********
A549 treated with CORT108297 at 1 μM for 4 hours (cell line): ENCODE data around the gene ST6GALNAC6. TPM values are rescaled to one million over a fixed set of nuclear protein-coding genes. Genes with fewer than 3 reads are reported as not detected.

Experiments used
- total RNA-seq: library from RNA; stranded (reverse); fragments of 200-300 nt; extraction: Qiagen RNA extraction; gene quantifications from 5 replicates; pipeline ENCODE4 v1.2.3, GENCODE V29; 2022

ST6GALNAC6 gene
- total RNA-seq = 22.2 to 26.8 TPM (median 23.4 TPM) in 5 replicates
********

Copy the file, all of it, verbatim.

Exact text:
A549 treated with CORT108297 at 1 μM for 4 hours (cell line): ENCODE data around the gene ST6GALNAC6. TPM values are rescaled to one million over a fixed set of nuclear protein-coding genes. Genes with fewer than 3 reads are reported as not detected.

Experiments used
- total RNA-seq: library from RNA; stranded (reverse); fragments of 200-300 nt; extraction: Qiagen RNA extraction; gene quantifications from 5 replicates; pipeline ENCODE4 v1.2.3, GENCODE V29; 2022

ST6GALNAC6 gene
- total RNA-seq = 22.2 to 26.8 TPM (median 23.4 TPM) in 5 replicates